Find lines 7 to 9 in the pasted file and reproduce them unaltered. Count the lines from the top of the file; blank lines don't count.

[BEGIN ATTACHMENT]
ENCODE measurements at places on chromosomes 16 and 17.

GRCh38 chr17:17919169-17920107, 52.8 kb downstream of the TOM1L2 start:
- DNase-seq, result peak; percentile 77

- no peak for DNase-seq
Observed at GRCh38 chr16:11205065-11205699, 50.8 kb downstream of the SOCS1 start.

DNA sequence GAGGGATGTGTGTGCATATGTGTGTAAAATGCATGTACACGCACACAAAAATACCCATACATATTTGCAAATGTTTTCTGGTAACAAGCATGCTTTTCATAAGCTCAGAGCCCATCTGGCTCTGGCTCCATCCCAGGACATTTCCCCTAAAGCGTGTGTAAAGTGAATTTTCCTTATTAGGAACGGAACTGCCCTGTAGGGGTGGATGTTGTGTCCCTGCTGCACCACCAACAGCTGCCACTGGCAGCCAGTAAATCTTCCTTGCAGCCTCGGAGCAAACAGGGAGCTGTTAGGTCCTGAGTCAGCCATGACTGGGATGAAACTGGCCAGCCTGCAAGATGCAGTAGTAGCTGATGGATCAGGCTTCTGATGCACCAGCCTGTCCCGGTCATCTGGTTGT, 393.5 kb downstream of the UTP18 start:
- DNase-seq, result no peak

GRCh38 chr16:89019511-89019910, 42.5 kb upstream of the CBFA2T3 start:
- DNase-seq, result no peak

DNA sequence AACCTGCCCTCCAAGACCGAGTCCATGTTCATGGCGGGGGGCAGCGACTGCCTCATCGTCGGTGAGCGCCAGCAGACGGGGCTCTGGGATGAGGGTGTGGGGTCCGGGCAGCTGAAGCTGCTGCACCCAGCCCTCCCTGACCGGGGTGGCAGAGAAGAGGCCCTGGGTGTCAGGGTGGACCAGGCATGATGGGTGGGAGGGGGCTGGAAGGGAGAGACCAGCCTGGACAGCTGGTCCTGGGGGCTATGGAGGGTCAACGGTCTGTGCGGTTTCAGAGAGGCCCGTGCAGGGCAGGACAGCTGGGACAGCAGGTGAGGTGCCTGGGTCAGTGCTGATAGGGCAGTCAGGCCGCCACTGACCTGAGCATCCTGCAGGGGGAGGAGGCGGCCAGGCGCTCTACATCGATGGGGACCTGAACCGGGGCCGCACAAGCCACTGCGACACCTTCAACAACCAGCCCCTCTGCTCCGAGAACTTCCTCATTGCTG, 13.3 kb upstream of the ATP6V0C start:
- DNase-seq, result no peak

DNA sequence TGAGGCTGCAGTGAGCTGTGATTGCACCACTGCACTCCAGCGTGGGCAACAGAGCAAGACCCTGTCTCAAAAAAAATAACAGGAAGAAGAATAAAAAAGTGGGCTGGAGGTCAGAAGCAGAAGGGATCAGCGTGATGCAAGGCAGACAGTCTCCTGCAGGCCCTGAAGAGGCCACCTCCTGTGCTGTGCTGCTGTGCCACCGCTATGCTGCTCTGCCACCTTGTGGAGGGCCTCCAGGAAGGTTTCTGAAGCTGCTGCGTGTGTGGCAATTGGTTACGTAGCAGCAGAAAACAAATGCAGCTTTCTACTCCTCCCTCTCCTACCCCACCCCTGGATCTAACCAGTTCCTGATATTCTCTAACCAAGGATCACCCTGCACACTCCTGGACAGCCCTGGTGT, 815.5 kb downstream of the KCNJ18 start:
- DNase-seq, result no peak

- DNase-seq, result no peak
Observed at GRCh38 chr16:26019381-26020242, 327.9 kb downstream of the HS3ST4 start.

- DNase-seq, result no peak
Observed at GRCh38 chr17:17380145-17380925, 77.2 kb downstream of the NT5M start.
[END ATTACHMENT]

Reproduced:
- DNase-seq, result no peak

GRCh38 chr16:89019511-89019910, 42.5 kb upstream of the CBFA2T3 start:
- DNase-seq, result no peak